To read Florida State's Bowden is to understand what shaped him

October 20, 1991|By Diane Pucin | Diane Pucin,Knight-Ridder News Service

TALLAHASSEE — TALLAHASSEE, Fla. -- Lined up like soldiers on Bobby Bowden's wide mahogany desk are books. The subjects of these books give a pretty dadgum accurate picture of Bowden, the coach of Florida State, college football's best team.

A Bible. Biographies of Bear Bryant and Joe Louis. "Das Reich." Humor by Dave Barry. "Keep 'em handy to read in the toilet," Bowden says. "Dadgum boring to just waste time in there. Ooh, maybe should'na said that. You not embarrassed, are ya, gal?"

Embarrassed? Not a whit? Intrigued? You betcha.

Those books all have a purpose.

They've helped shape the coach with a 211-74-3 career record. Only Penn State's Joe Paterno among active Division I-A college coaches has more wins. Only seven, total, have more. Three times under Bowden (1979, 1987, 1988), the Seminoles went 11-1, and three more times (1977, 1989 and 1990), they were 10-2.

Now, Florida State is 6-0 and ranked No. 1. Everybody wants to talk to Bowden. He has a radio show to tape and a speech to give in Daytona Beach in four hours. Every day someone asks: "You gonna finally win that national title?" And here sits Bowden on a Monday afternoon casually talking literature.

The Bible? It's obvious. Bowden's at church twice a week. He even takes recruits. Bear Bryant was Bowden's coaching idol. When Bowden was a novice coach at little Howard University (now Samford) in his hometown of Birmingham, Ala., Bryant would let Bowden come to 'Bama's practices. Players who Bryant decided weren't good enough, Bowden could take back to Birmingham.

Boxing is Bowden's favorite sport, Joe Louis his favorite athlete. Generals are Bowden's favorite people, World War II his favorite period. Dave Barry's humor? That was recommended by a son, and family is everything to Bowden. Three sons and one son-in-law are coaches. That is not an accident.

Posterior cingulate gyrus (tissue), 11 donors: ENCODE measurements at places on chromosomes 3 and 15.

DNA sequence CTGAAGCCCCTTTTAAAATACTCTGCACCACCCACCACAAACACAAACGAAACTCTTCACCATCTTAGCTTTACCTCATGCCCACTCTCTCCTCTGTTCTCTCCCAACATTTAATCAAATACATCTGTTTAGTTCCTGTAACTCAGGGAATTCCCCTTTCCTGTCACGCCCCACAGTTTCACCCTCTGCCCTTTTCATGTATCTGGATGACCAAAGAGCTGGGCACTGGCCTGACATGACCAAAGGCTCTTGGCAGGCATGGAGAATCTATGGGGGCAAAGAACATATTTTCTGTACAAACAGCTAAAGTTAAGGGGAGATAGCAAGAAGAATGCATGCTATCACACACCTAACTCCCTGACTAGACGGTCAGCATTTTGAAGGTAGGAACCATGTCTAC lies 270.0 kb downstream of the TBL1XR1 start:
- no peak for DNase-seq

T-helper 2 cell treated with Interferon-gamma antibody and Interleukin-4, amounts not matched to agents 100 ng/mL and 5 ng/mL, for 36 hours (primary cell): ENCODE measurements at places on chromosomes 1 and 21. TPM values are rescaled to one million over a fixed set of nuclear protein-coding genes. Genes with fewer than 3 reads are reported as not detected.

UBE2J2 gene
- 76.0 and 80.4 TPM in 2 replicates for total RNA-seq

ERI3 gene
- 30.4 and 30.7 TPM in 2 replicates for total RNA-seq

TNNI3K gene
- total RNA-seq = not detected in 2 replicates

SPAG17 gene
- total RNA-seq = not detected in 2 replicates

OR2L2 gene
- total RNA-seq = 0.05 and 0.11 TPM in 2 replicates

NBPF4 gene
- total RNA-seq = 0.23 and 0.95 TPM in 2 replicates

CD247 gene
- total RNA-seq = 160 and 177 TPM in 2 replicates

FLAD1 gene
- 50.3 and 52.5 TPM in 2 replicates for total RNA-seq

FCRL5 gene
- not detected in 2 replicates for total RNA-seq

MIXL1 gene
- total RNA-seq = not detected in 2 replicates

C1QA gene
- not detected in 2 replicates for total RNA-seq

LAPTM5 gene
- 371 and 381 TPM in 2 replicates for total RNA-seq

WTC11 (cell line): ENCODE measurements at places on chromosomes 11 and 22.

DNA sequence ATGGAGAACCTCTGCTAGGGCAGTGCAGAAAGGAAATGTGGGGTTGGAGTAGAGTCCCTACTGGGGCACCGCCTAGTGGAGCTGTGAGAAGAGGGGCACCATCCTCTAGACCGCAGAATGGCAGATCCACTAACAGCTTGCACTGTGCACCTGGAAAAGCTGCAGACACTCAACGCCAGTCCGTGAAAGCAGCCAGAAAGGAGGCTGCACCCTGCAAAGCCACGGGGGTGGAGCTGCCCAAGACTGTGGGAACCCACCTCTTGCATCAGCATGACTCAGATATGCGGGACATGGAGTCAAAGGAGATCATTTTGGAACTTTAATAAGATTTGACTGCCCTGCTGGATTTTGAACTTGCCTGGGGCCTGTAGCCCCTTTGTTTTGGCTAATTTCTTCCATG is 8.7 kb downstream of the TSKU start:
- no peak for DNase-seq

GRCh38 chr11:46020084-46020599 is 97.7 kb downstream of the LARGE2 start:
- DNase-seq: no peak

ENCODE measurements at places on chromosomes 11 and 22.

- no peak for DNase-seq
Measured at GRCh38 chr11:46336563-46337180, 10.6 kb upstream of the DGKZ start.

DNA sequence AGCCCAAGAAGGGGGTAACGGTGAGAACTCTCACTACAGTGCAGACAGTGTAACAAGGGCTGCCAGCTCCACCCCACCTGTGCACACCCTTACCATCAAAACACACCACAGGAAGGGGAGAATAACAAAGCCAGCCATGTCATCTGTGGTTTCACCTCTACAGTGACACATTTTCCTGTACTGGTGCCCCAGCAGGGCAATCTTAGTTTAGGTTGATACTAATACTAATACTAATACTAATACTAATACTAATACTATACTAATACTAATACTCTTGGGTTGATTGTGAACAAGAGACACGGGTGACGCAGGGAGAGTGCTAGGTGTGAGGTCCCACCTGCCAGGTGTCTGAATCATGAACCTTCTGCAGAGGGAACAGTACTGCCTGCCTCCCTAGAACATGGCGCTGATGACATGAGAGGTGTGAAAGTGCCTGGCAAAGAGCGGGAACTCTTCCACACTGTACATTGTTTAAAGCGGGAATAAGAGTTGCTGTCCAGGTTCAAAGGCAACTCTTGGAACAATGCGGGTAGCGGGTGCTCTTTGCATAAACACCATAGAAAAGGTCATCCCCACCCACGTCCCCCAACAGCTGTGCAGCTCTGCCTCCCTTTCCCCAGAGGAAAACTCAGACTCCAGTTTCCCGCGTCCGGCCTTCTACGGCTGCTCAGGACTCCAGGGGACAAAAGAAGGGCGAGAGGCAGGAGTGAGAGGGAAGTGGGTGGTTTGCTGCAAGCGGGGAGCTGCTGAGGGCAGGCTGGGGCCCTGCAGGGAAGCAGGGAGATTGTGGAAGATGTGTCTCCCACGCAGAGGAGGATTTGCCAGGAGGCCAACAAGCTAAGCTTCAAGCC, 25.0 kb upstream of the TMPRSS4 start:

Bowden is "sixty-dadgum-one years old. Sixty-dadgum-two in a coupla weeks," he says. He has laugh lines deep as creeks that fan out from his eyes like irrigation ditches. He got married at 19 to a 16-year-old cheerleader who is still around to criticize plays. He is the funniest, happiest and probably the best dadgum coach in the game today.

"Dadgum, I'm feeling better than ever and lovin' every minute of this," Bowden said. "I'm livin' in the best dadgum town around. And everbody loves me. Today. Can't ask for more."

When Bowden went to Florida State in 1976, the Seminoles were coming off three terrible seasons that had added up to a 4-29 record. Once, in the early '70s, Larry Jones, the coach then, made his linemen wrestle in boxes topped by chicken wire at practice. That was supposed to instill toughness. It only inspired losing.

Bowden was leaving a successful program at West Virginia, one that had produced two bowl-game appearances in his six years as the head coach. But Bowden had also suffered in Morgantown. In his fifth year, West Virginia was 4-7, and Bowden would come home to find himself hanged in effigy on his own front lawn.

"It's hard when you have to say to your little boy: 'Son, let's go cut Daddy down from the tree,' " Bowden said.

So even though the Florida State program was in shambles, even though his wife, Ann, didn't want him to take the job, Bowden went. "I wanted to be back in the South," Bowden said. "This was closer to home. I thought I'd stay a coupla years, get a big-time offer, and move on. Now here I am, a dadgum granddaddy, and I ain't goin' nowhere."

Bowden always dreamed he'd end up at Alabama or Auburn. Now, he wants to be nowhere but Tallahassee, a sleepy Southern city where Spanish moss hangs from palm trees like lace, a state capital where redneck country boys rub elbows with politicians.

"The thing about Coach Bowden," Chuck Amato, the assistant head coach, said, "is that he can be real down home with a bunch of guys out by their pickups one minute, then walk into a room of businessmen wearing a shirt and tie and start talking like a banker. And both groups love him."

That same easy familiarity has made Bowden a great recruiter. When he first arrived at Florida State, the program was a joke, and Bowden took anyone he could get.

"Sure, we had players then who might have been considered trouble, kids we don't look at now," Bowden said. "But I was building a program, and I did what I had to."

Bowden has been castigated and praised for running a loose program. Deion Sanders cavorted around campus with fancy cars and heavy gold chains, and bragged when he took no classes or exams in his final semester. "But Deion is deeper than people think," Bowden said. "And new rules, good rules, have been instituted where kids won't quit classes like that."

Last season, when Bowden won his 200th game, the moment was marred when a massive brawl broke out between the Seminoles and LSU players. Auburn coach Pat Dye has accused Bowden of teaching dirty tactics and encouraging his players to talk trash.

But Bowden says he has nothing to be ashamed of.

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